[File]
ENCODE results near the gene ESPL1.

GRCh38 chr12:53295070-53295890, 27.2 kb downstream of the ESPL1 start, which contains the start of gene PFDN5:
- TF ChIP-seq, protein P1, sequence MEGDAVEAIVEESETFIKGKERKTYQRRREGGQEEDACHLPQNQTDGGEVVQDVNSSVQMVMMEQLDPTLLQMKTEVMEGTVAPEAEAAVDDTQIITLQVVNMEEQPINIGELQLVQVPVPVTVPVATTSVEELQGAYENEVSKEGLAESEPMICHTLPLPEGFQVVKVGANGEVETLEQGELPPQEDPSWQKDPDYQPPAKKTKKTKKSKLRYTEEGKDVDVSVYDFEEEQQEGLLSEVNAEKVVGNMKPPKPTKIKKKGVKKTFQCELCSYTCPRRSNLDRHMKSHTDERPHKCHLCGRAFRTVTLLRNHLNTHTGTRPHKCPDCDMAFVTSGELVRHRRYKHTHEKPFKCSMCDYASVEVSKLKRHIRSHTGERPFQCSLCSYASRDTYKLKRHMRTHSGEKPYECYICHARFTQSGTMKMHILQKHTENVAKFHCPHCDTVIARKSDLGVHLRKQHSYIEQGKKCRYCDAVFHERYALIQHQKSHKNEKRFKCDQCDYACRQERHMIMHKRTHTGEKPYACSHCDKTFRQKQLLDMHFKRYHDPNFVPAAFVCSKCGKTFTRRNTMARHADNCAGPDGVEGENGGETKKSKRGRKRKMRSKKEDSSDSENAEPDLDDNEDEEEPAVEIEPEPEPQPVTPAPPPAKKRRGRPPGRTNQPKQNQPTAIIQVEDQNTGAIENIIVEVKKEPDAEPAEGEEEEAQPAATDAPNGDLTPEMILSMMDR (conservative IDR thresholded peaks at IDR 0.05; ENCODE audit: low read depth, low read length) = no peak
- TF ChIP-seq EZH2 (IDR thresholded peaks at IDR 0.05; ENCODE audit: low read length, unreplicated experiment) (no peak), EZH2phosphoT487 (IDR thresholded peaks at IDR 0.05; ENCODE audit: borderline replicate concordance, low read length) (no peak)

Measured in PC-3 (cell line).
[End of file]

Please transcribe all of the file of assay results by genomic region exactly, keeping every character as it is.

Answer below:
ENCODE results near the gene ESPL1.

GRCh38 chr12:53295070-53295890, 27.2 kb downstream of the ESPL1 start, which contains the start of gene PFDN5:
- TF ChIP-seq, protein P1, sequence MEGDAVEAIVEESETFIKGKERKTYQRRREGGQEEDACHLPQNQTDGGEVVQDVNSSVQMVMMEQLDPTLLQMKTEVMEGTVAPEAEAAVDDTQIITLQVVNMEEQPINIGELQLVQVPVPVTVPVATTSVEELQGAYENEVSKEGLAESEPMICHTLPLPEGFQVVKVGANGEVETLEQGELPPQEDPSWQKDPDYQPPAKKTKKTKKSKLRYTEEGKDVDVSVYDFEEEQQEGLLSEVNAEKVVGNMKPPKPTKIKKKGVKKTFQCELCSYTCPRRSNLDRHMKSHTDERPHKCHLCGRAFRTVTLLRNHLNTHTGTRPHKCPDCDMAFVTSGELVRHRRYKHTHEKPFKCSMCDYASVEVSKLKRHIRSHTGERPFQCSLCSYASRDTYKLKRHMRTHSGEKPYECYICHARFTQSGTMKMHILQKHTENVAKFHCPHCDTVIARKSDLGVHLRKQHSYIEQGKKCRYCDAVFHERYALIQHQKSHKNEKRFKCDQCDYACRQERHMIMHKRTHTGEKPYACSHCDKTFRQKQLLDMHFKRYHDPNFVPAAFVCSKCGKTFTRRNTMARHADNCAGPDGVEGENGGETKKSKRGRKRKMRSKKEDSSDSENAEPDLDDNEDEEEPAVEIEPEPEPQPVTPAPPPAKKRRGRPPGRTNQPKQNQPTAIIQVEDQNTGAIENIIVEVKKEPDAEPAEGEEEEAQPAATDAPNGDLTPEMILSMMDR (conservative IDR thresholded peaks at IDR 0.05; ENCODE audit: low read depth, low read length) = no peak
- TF ChIP-seq EZH2 (IDR thresholded peaks at IDR 0.05; ENCODE audit: low read length, unreplicated experiment) (no peak), EZH2phosphoT487 (IDR thresholded peaks at IDR 0.05; ENCODE audit: borderline replicate concordance, low read length) (no peak)

Measured in PC-3 (cell line).